New Method Enables Design, Production Of Extremely Novel Drugs

New Method Enables Design, Production Of Extremely Novel Drugs

ScienceDaily (Jan. 28, 2008) — A new chemical synthesis method based on a catalyst worth many times the price of gold and providing a far more efficient and economical method than traditional ones for designing and manufacturing extremely novel pharmaceutical compounds is described by its University at Buffalo developers in a review article in the journal Nature.

The chemistry, the basis of a new biotech startup company called Dirhodium Technologies, LLC in Buffalo, has the potential to improve dramatically the design and production of new drugs based on small molecule organic compounds, which comprise the great majority of new drug applications.

"If you tend to make things by methods that have been around for 100 years, there's a decent chance that you'll make something that's already known or is very close to something that is," said Huw M.L. Davies, Ph.D., UB Distinguished Professor in the Department of Chemistry and lead author on the Nature paper. "But if you use an entirely new strategy like the one we developed, virtually every reaction you run will result in a new structural entity. That's critical to drug development."

The chemical strategy Davies developed depends on the use of proprietary catalysts his company manufactures.

Minute amounts of the rhodium-based catalyst can have a major impact, he explained, with 1 gram capable of producing 10 kilograms of a pharmaceutical product.

"So it's like a bit of 'golden dust' to get everything going," said Davies, a researcher at UB's New York State Center of Excellence in Bioinformatics and Life Sciences and president and chief executive officer of Dirhodium Technologies.

"As rhodium metal costs 10 times the price of gold, the catalyst is a high-value material," he said.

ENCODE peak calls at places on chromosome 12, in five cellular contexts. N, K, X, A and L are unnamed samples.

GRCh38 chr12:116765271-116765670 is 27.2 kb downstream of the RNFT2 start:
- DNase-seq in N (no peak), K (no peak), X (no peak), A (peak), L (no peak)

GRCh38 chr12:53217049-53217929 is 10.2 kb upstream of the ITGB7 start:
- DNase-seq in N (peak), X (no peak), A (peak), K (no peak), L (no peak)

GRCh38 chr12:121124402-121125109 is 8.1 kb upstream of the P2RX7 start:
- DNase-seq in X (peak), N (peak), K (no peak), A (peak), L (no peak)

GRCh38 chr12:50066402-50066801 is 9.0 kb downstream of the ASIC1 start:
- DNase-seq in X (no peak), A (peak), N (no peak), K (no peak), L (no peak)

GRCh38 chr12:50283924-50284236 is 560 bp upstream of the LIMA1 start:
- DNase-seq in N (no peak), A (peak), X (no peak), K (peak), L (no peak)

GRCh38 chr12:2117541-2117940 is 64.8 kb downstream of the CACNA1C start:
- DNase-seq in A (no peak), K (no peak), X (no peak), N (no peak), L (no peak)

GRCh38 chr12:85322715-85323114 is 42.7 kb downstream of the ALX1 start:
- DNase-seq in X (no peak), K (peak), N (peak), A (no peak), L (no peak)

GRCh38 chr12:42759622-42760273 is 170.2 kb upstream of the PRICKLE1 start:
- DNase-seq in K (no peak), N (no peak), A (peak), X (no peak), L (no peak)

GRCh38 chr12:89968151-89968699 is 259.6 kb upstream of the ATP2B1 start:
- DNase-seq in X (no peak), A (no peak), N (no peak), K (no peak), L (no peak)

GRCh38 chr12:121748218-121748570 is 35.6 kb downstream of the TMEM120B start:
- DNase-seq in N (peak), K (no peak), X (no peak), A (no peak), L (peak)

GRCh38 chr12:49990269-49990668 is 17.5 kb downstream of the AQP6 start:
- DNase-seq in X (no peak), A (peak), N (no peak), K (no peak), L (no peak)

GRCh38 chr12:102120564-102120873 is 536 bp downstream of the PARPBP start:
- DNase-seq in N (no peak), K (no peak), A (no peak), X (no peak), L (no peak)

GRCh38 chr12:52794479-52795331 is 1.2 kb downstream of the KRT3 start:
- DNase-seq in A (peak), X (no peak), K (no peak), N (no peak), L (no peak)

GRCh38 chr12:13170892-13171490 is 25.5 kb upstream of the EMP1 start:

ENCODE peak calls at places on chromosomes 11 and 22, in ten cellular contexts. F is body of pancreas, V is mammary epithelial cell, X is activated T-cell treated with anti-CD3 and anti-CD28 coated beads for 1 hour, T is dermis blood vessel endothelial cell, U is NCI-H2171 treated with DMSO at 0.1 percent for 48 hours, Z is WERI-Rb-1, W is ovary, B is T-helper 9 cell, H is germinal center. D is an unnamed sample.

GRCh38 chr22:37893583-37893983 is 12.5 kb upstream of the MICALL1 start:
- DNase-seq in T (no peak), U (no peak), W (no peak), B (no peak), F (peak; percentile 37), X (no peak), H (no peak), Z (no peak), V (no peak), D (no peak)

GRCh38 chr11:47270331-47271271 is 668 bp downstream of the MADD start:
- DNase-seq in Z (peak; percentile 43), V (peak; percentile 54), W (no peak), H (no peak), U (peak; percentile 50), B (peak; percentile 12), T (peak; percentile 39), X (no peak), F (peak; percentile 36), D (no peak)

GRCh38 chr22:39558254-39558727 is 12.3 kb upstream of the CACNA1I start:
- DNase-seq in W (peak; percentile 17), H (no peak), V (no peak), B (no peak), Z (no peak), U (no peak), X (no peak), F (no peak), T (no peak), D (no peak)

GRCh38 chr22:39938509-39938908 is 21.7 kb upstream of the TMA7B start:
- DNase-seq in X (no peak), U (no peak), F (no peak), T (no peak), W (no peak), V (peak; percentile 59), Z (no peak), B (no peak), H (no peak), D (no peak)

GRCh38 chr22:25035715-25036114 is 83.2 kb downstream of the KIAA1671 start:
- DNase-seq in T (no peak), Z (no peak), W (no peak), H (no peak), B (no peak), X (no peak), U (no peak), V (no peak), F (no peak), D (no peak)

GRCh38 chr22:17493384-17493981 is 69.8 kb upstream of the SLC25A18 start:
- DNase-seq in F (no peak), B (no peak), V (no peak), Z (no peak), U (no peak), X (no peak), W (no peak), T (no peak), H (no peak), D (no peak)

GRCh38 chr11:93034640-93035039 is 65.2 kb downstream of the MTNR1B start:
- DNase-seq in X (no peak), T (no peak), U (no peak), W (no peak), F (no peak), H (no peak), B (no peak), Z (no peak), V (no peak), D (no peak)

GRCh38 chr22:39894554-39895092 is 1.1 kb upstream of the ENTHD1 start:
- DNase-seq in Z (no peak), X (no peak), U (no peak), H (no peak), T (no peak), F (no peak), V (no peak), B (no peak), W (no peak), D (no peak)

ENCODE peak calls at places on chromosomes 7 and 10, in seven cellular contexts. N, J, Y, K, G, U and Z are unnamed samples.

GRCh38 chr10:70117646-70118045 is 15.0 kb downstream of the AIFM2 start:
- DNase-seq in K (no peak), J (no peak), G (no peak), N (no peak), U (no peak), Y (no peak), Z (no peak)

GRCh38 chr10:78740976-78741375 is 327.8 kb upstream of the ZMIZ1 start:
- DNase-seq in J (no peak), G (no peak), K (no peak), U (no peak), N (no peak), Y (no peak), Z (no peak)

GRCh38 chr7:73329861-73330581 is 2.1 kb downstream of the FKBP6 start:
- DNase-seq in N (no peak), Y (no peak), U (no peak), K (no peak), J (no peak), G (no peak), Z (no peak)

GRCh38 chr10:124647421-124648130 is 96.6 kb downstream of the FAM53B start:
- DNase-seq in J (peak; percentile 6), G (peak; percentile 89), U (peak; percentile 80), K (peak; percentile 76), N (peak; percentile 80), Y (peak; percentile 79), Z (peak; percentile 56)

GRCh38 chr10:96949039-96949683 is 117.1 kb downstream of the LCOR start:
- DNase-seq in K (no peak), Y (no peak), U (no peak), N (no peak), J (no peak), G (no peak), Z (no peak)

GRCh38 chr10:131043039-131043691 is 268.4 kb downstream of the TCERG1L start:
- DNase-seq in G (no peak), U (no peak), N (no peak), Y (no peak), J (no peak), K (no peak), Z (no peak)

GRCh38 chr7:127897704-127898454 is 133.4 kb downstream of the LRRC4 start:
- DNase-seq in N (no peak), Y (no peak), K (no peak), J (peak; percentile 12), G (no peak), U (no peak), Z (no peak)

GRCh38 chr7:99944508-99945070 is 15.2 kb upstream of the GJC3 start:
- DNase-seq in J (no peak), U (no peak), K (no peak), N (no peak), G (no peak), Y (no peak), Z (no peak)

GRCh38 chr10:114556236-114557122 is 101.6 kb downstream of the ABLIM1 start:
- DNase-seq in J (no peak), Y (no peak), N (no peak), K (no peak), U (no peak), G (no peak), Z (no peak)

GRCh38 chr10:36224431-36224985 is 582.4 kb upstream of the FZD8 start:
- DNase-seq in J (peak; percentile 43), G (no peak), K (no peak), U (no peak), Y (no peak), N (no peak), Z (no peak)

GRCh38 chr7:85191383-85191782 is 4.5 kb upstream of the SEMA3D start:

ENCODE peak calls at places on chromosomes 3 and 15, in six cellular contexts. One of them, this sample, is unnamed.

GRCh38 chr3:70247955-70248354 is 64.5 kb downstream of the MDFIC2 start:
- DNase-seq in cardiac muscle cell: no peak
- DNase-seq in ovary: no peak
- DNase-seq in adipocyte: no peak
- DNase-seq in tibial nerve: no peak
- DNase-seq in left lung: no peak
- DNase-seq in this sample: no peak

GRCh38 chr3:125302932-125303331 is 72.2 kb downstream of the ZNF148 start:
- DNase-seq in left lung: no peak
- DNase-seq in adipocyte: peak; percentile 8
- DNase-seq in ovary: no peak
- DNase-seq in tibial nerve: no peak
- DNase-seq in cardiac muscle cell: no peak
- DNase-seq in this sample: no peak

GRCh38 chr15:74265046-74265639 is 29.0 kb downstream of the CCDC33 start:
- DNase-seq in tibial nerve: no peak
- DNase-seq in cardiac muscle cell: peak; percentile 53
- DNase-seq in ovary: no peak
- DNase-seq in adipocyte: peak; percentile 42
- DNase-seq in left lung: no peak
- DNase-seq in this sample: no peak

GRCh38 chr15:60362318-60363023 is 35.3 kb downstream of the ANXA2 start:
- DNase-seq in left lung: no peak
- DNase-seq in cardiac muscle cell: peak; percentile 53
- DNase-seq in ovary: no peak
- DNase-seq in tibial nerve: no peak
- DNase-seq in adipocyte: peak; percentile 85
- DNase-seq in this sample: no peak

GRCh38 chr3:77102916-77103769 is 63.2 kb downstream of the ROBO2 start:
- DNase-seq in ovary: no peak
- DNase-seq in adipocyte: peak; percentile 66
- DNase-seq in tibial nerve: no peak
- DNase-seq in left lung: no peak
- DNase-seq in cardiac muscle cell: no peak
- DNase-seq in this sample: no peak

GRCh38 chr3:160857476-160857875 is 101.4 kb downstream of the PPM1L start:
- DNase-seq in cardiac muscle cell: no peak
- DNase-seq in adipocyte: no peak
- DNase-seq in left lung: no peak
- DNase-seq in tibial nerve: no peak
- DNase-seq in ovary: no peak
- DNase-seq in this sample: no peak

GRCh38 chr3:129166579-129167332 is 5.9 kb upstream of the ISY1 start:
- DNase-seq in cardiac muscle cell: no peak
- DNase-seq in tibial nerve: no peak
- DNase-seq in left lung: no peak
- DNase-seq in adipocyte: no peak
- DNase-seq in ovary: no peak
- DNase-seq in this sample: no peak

Available through chemical supply companies, the reagents are being used by pharmaceutical scientists in both industry and academia.

Already, one major pharmaceutical company is using the reagents to synthesize a compound now in clinical trials.

"Demand for our catalysts has gone from gram to kilogram quantities, from fractions of an ounce to multiple pounds," said Davies.

So far, the new synthesis strategy has generated compounds that have potential activity against a broad range of disease states, from cancer to central nervous system disorders, such as depression, to inflammatory and microbial diseases and medications for treating cocaine addiction.

"This method is like an enabling technology, making available new targets and materials that previously were out of range," said Davies.

Its ability to result in never-before-seen chemical structures is making Davies' collaborations with scientists in partner institutions on the Buffalo Niagara Medical Campus especially fruitful.

"We're using this as a platform for drug discovery, collaborating through the Center of Excellence with biologists at UB, Roswell Park and Hauptman Woodward Medical Research Institute," said Davies.

Davies' company is one of 10 life sciences spinoffs based in the Center of Excellence, which has the dual mission of promoting life sciences research while facilitating economic development in Upstate New York.

In addition to helping drug companies design novel leads for new products, the new chemistry also allows pharmaceutical companies to synthesize efficiently and economically large quantities of novel compounds.

Through catalysis, the chemical synthesis method the UB researchers developed allows for highly unusual functionalizations of carbon-hydrogen bonds, Davies explained.

"The method allows you to transform a molecule from a simple structure to a much more elaborate, drug-like material," he said, "so it goes from a cheap building block to a potential drug-like candidate. Without a catalyst, it won't happen."

A major advantage of Davies' chemical strategy is that the resulting compounds are produced selectively as single mirror images.

Pharmaceutical companies prefer to develop new chiral drugs (chiral meaning "handed") as a single isomer because opposite mirror images can have different biological effects and may be harmful.

"A small amount of our catalyst can be used to generate large amounts of the active mirror image of the pharmaceutical ingredient," Davies said.

The UB research has been funded by the National Institutes of Health and the National Science Foundation, both of which were recently renewed for a total of $1.6 million. The work also has been supported by the UB Center for Advanced Biomedical and Bioengineering Technology (UB CAT), located in the Center of Excellence.

The Nature paper was co-authored by James R. Manning, a graduate student in the Department of Chemistry in the UB College of Arts and Sciences.